Isn't that why you took this class?  Didn't you want to learn how to MASTER the wonderful machine?  When you go to get a job, doesn't your potential employer want to know that you, "know how to make the computer produce profit for him/her?"

Again a terrific movie reference.  The Indian Computer Engineer  in "Short Circuit" played by comic actor Fisher Stevens shouts several times (referring to the almost human Johnny 5 Robot)  "It's just a computer--and IT JUST RUNS PROGRAMS!"  Somebody must ALWAYS program the computer.  We call that software.  We still have to bring intelligence and experience to our side of that equation as operators.

Each of us have different reasons for taking this class.  Believe it or not I learn much from each of you.  I never would have written these words, except for your e-mail.  In the final analysis it's all about improving our skill sets and becoming more valuable to ourselves and others.  Consider what refining your skills will to to your bottom line:
A plain iron bar is worth about $5.00.
 If you make horseshoes, the value increases to $10.50.
If you make needles from it, the value increases to $3,285.
If you make watch springs, the value is $250,000.
The difference in the $5.00 bar of iron
and the $250,000 watch springs is creativity.
--Ripley's Believe It or Not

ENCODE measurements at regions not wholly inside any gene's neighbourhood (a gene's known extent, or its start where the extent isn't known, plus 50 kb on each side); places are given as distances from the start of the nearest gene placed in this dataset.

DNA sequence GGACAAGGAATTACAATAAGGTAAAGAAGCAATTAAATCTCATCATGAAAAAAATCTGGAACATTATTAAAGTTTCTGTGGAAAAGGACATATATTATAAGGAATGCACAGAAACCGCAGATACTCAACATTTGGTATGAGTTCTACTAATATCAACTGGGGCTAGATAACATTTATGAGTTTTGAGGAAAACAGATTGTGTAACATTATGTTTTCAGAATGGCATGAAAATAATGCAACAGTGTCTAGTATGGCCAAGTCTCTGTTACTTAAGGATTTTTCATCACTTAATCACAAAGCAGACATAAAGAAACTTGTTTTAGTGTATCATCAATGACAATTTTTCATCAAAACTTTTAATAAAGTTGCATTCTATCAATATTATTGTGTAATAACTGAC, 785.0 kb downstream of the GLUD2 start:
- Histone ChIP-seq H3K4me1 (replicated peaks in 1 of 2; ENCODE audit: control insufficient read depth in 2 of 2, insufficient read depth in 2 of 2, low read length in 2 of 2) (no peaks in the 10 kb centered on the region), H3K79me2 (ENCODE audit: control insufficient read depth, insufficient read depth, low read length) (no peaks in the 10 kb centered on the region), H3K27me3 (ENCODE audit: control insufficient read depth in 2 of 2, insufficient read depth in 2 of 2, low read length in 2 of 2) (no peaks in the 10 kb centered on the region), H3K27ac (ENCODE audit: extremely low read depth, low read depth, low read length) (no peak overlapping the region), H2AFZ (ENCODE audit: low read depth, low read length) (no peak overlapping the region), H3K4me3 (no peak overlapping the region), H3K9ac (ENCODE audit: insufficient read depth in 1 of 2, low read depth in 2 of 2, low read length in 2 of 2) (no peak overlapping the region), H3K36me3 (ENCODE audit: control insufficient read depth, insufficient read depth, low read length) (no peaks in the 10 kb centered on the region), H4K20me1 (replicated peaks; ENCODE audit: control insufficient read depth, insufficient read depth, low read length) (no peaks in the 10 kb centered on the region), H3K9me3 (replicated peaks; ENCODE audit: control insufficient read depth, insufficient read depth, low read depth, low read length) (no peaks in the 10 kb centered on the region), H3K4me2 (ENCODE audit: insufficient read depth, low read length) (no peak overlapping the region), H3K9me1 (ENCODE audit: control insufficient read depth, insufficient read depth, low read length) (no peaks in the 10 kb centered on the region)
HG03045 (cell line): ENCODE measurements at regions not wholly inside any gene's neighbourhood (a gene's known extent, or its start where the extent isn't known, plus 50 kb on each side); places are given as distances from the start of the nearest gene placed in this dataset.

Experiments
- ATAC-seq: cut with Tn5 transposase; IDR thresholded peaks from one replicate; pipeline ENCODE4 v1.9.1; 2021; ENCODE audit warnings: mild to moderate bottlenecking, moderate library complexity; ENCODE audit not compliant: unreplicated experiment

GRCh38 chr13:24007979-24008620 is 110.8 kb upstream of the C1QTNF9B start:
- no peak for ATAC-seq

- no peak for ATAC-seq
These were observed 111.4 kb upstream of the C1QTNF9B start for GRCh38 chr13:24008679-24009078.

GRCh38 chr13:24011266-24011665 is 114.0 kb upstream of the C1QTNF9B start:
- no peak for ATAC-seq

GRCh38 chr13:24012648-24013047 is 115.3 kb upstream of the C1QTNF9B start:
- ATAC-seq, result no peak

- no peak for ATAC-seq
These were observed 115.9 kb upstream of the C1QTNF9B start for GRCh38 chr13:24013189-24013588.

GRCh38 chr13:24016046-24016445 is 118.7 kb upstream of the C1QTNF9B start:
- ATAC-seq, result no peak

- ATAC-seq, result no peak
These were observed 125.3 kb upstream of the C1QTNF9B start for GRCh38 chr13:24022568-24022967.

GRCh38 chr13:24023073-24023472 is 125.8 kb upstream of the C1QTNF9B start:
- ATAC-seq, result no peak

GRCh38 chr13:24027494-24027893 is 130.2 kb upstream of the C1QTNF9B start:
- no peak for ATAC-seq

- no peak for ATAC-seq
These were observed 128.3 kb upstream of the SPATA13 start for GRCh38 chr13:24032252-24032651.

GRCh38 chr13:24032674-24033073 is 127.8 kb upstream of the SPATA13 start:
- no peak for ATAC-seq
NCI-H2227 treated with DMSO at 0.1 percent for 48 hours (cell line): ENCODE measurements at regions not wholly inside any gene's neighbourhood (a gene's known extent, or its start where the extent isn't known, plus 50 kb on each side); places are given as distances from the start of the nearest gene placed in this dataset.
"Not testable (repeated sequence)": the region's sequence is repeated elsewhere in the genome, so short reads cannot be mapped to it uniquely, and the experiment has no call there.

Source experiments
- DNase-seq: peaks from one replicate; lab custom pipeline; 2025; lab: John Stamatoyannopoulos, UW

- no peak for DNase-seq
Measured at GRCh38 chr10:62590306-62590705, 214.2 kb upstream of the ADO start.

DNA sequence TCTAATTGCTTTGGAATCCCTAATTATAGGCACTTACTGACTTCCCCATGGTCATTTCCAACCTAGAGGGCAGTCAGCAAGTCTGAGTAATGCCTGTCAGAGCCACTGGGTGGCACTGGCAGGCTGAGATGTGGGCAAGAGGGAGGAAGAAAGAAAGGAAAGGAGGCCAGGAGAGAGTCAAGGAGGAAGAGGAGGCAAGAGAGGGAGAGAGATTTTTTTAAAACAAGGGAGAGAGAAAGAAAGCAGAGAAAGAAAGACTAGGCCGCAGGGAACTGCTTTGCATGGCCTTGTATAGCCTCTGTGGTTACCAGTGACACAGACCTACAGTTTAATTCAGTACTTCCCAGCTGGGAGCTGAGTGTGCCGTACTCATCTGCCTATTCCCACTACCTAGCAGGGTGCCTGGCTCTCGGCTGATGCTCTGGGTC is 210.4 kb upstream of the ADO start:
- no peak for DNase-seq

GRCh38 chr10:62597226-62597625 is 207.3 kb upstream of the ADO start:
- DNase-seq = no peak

That's what we're about: working together to help make you a better watch spring builder.

It's the technical equivalent of teaching Debbie to fish so she can feed herself for a lifetime!
 Personally, I don't have the patience to fish--I would rather teach computer classes.  I can see near instant results--like to great beginnings you are feeling within you by fulfilling this homework assignment.

Look forward to the day when you can program a year's worth of "dream budgets--then scale them back to reality and actually save several thousand to take that cruise to Hawaii you've always dreamed of etc.  That's the power of mastering Excel.  Just like mastering that other machine with a keyboard--sucess depends on how often and how well you practice.  My job in that process is to get you started and approach this otherwise incomprehensible MONSTER for the great good it can do!

And by the way, I don't use an adding machine anymore!  I will pop open a spreadsheet, input the data, click the autosum tool and VIOLA!  I've got a record of the numbers, I can spot where I may have input erroneous information.  I can add other numbers without having to keyboard all the numbers over again etc. etc.  The list of good things about Excel goes on and on! 
But enough with my old fashioned thinking and see if I can attach this document to this lengthy e mail.

I'm reminded of a Post Script Thomas Jefferson added to a rather lengthy letter to a friend.  It read,  "Had I but more time, I would have written less."   Bless us with more lengthy letters and the insights they share about what we're doing and why!   Thanks.  As much as I enjoy our interchange in class, the emails are the frosting on my instructor's cake!   I hope they continue between us long after the class concludes.   I am delighted to make myself available as you report on your growing expertise on this marvelous invention!

See you in Class!  JRH